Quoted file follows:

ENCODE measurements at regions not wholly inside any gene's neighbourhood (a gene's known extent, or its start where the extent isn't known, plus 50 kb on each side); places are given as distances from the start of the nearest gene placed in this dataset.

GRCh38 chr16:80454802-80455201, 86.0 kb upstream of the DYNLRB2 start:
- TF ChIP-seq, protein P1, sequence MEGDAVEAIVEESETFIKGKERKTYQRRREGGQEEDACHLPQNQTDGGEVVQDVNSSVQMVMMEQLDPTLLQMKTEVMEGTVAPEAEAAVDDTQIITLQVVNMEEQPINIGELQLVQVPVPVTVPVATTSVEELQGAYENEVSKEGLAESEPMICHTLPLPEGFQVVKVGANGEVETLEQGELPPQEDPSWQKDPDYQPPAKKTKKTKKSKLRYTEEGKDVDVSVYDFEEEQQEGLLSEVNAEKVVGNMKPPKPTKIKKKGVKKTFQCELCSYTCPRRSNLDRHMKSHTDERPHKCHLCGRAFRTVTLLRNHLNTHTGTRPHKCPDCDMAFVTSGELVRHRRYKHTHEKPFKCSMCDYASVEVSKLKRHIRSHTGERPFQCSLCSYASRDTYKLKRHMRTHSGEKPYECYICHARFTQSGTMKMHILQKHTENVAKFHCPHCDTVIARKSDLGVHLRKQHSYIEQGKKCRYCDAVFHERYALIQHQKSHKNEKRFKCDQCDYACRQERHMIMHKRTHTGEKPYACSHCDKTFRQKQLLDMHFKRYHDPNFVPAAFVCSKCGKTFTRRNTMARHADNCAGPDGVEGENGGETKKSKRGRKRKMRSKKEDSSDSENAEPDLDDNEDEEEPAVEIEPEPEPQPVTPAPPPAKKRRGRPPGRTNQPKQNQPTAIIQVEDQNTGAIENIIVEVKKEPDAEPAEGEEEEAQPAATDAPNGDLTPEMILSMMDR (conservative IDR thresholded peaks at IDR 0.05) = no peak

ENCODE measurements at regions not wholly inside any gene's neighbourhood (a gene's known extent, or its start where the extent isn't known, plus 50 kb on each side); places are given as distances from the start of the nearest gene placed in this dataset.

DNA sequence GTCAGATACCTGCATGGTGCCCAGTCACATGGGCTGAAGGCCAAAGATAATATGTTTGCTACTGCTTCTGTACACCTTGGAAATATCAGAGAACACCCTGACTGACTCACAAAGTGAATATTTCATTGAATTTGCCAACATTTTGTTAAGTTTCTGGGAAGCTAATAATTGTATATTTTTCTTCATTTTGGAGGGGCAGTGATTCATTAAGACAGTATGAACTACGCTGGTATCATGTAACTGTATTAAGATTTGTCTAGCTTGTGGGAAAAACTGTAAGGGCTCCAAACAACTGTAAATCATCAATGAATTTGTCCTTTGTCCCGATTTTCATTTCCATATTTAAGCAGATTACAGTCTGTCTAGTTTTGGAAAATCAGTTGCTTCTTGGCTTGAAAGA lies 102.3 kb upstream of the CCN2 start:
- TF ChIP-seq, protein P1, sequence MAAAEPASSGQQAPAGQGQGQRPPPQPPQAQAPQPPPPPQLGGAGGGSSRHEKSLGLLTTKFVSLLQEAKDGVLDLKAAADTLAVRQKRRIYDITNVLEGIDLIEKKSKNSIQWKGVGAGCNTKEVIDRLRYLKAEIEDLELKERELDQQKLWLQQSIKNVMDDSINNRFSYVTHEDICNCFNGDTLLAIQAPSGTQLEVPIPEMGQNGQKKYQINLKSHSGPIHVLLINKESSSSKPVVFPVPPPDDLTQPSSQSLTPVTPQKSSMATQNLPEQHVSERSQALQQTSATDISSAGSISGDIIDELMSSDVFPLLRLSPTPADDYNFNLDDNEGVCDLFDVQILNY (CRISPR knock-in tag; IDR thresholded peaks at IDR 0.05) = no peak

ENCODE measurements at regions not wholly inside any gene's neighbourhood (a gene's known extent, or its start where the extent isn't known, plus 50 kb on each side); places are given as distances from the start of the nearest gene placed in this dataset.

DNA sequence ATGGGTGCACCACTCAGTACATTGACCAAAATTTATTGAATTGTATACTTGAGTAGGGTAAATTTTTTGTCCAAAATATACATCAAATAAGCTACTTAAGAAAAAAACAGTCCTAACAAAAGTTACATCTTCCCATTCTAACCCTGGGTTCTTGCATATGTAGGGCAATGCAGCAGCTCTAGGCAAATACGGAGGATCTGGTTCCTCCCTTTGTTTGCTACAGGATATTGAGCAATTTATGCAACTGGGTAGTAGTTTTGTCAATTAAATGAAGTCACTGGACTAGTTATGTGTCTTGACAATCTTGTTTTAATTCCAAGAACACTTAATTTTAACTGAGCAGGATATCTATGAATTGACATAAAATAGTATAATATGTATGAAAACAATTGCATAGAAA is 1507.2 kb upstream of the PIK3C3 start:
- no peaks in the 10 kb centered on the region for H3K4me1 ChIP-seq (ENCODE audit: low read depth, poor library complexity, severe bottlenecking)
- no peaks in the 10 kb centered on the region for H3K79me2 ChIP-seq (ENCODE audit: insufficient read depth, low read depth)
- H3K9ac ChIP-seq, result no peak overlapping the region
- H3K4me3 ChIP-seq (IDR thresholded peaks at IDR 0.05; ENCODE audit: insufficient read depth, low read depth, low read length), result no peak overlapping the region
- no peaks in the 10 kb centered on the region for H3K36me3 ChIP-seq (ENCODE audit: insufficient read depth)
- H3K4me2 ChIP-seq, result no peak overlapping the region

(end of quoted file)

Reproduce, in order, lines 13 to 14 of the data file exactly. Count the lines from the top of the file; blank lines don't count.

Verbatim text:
- no peaks in the 10 kb centered on the region for H3K36me3 ChIP-seq (ENCODE audit: insufficient read depth)
- H3K4me2 ChIP-seq, result no peak overlapping the region